Why Russians believe this Urals mountain is the oldest in the world

Valentina Plotnikova (CC BY-SA 4.0)
In the South Urals, in Chelyabinsk Region, stands Mount Karandash. It is not very tall - only 610 meters, but the Ural locals consider it to be the oldest on Earth. Yet, this is not entirely true.

Estimating the age of the mountain was helped by the rock izrandite, found on its slopes. Izrandite was discovered in 1958 by a Soviet geologist named Lev Ovchinnikov. He named it after the river Izranda, which flows from the place where the rock was found. Later, the approximate age of izrandite was determined to be 3.512 billion years, while the age of our planet is estimated by scientists to be 4.5 (other reports say 4.75) billion years. 

In 2016, geologists took a sample of izrandite from Mount Karandash and estimated its age at 2.375 billion years. They believe that the izrandites are remnants of a supercontinent that existed as far back as the Archean era 2 billion years ago. However, the first discoveries in the field of geochronology have already turned Karandash in the public mind into the oldest mountain in the world.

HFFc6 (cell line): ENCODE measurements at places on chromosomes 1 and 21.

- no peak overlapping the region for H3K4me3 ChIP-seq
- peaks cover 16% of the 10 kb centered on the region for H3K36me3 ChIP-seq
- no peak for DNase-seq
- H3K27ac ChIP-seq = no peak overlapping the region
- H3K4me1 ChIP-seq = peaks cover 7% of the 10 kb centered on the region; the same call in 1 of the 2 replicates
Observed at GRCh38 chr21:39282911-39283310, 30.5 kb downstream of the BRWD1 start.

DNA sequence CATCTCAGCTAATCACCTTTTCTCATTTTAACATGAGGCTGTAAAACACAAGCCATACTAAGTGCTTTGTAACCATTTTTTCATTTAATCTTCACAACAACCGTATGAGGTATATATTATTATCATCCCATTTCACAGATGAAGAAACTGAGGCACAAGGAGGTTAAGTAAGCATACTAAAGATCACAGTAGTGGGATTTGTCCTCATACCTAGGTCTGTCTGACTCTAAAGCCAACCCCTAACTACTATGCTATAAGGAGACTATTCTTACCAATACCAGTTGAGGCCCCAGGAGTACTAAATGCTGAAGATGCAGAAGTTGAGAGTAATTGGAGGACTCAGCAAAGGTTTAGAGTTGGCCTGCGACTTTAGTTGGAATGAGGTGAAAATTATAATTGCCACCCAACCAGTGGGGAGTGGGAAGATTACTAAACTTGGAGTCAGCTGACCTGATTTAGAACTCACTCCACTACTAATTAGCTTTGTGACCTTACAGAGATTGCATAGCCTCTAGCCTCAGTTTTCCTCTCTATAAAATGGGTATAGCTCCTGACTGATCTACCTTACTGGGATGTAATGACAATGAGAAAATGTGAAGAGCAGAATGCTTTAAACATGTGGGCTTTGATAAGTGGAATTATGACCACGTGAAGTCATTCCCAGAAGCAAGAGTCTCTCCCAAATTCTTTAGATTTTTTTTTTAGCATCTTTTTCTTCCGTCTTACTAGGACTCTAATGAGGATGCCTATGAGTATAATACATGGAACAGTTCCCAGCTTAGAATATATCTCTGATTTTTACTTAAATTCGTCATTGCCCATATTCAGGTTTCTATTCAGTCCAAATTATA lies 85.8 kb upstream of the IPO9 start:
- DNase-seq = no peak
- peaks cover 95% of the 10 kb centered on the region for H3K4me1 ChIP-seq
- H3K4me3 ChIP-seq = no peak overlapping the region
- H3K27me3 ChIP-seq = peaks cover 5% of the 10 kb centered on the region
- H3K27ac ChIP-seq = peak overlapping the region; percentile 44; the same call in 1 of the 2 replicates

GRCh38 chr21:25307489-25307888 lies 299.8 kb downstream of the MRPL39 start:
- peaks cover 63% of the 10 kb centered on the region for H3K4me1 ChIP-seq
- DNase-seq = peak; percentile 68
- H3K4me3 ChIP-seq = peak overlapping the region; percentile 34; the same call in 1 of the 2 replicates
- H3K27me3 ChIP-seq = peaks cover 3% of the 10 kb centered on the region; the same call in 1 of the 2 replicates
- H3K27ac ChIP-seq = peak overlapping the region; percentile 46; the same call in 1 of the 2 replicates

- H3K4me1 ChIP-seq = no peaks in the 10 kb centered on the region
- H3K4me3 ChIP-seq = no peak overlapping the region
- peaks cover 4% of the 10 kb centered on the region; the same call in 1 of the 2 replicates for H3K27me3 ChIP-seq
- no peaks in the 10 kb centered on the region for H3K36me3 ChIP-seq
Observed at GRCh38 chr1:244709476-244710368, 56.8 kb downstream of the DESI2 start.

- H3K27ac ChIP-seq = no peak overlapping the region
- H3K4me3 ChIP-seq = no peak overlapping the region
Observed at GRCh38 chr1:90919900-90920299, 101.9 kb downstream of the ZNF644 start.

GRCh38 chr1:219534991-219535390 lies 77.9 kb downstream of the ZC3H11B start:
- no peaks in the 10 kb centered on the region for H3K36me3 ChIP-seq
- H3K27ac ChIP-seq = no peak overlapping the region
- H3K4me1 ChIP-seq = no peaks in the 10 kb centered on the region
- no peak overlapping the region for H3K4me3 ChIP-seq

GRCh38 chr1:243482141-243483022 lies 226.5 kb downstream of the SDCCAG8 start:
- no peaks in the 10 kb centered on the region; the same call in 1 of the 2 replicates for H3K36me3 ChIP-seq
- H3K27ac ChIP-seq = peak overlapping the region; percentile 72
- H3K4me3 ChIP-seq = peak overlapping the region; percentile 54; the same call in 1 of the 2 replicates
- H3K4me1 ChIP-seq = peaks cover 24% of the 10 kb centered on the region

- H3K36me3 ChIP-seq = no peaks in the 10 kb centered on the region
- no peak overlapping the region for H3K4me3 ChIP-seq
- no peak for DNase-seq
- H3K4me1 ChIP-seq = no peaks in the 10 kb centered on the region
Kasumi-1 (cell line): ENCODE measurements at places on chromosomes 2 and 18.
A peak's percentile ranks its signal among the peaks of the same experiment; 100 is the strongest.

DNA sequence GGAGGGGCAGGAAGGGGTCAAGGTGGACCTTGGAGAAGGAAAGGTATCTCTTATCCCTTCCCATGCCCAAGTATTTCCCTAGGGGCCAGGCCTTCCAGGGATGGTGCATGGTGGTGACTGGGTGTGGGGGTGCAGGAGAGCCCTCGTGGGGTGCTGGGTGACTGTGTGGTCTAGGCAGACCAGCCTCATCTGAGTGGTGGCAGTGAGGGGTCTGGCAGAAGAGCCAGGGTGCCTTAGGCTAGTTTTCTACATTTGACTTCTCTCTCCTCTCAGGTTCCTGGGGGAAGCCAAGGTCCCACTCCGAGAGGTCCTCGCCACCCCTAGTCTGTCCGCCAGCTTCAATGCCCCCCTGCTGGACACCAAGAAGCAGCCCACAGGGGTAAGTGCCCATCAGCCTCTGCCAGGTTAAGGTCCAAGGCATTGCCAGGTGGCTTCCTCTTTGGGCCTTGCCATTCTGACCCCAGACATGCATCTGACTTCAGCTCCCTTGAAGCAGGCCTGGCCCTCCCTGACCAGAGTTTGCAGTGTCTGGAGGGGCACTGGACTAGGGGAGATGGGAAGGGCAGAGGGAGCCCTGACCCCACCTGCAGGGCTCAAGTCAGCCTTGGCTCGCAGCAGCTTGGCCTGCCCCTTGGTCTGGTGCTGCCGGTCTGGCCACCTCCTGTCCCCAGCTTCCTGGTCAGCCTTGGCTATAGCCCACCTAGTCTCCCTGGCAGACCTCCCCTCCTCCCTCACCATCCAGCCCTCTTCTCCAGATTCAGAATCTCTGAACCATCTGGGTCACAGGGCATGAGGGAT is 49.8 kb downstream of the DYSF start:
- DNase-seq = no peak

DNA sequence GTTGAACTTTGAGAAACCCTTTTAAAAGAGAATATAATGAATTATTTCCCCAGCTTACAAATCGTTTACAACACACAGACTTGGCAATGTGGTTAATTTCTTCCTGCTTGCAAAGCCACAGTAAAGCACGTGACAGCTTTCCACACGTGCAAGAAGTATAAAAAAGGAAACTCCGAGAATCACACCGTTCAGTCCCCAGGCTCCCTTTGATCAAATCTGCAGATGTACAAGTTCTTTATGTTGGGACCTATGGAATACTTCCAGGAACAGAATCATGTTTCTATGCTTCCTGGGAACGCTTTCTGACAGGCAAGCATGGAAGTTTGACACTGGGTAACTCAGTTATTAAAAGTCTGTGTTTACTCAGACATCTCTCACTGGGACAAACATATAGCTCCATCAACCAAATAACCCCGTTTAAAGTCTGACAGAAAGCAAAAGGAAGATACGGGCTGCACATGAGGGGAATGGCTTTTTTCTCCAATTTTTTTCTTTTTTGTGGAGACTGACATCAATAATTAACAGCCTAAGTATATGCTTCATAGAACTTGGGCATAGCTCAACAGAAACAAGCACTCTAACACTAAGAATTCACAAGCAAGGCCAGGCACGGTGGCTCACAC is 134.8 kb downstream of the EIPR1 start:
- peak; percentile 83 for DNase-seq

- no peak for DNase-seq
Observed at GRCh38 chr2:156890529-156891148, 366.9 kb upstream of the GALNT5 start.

Nevertheless, in the Guinness Book of Records, the title of the oldest is given to the South African Mahonjwa mountains (The Barberton Greenstone Belt): their age is estimated at 3.6 billion years.  

The Ural Mountains, that include the Karandash, are, indeed, younger than the Mahonjwa Mountains. Their formation began 350 million years ago and ended 200 million years ago. The fact that they turned out to be super-ancient izrandite is explained by the process of mountain formation. The supercontinent first ruptured, forming a depression and then its remnants powerfully collided, creating folded areas. Thus, the Archean fractured rocks laid the foundation of the Ural Mountains and, over time, in some places, they began to surface.

So, Karandash is not technically the oldest mountain in the world. But try convincing the Uralians otherwise!

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